As the number of digital services and platforms in the region rise, Southeast Asian netizens will increasingly expect them to integrate local scripts seamlessly. But if the technical compatibilities with Southeast Asian scripts are not dealt with, however, it could limit how much local populations are able to interact with these new services and platforms.

In Myanmar, script incompatibility problems still impacts society in big and small ways.

“[It limits] people’s options online, especially if they are not digitally literate to use font converters or browser extensions,” said Aye Min Thant, the Tech4Peace Manager at Phandeeyar, a Yangon-based organisation that supports the country’s technology and innovation ecosystem. 

“Educational content is not as accessible; buyers and sellers are not as able to easily communicate with one another. As commerce moves online, companies need to decide which encoding system they will advertise in, or if they will use multiple, thereby creating longer and wordier advertisements that people may not like,” she added, referring to the battle between Unicode and Zawgyi –another typeface in Myanmar created over a decade ago to support Burmese script on the internet.

Top: Sometimes, research shows gaps in the digital environment. Here, Ben found that Pali letters for the Lao alphabet were needed to make a Unicode font. Right: Southeast Asian scripts need fine tuning to ensure vowels and other marks are correctly positioned.

Minority group languages in Myanmar, as well as across the region, are even more impacted by these script problems, affecting millions of people across Southeast Asia. 

“Minority languages that use different scripts [than the country’s main script] rarely enter the discussion. Cham, Shan, Tham, or Khom on the mainland, or Batak, Baybayin, Buginese or Sundanese in the island nations, for example, often elicit blank stares even in the countries where they’re used,” said Mitchell, referring to some of Southeast Asia’s many minority languages. “That makes it hard to find script experts, which in turn makes it hard for software to support the languages and for designers to make fonts.”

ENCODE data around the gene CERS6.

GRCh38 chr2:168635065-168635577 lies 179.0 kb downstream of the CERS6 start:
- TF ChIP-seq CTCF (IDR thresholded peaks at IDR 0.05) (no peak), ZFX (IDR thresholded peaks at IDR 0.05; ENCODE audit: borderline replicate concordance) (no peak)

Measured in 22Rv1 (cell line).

Furthermore, financial disincentive feeds into a general lack of interest in promoting minority languages, often forcing these users to communicate in the majority language’s script, which some may have only a nominal understanding of. 

“These [minority] languages are barely supported by any software, operating systems or fonts, meaning users of those scripts have to use the national language if they want to communicate digitally,” Mitchell said.

“Even if the minority languages use the exact same letters as the majority language, we may find nonstandard combinations of characters that devices may not recognise. Work is being carried out to document these languages, but the people who make software need to be part of the discussion even when there’s little commercial incentive.” 

An ongoing challenge, however, is the status of minority groups in Southeast Asia. Sometimes, governments might not be interested in pursuing digital integration of minority scripts. Other times, they might be actively trying to undermine these cultures – as is the case in Myanmar, a country that has endured violent conflict between the state and several distinct ethnic groups for decades.

“I have seen over and over again that [increased digitisation] and technology has often had a negative effect – bridges built for economics have facilitated military movement and land grabs,” said Nance Cunningham, a PhD student studying infectious disease in humanitarian contexts and co-author of a popular Burmese-English dictionary

Mitchell agrees, adding that the lack of minority scripts is more than just a simple inconvenience, but one that can have far reaching implications for minority groups, many of whom are fighting to preserve their own cultural identities. 

“Technology has also been responsible for ethnic persecution in Burma; any discussion of improving language handling for languages of Myanmar by extension has to be treated carefully. The over-dominance of Burmese language might be one case in point,” Mitchell added.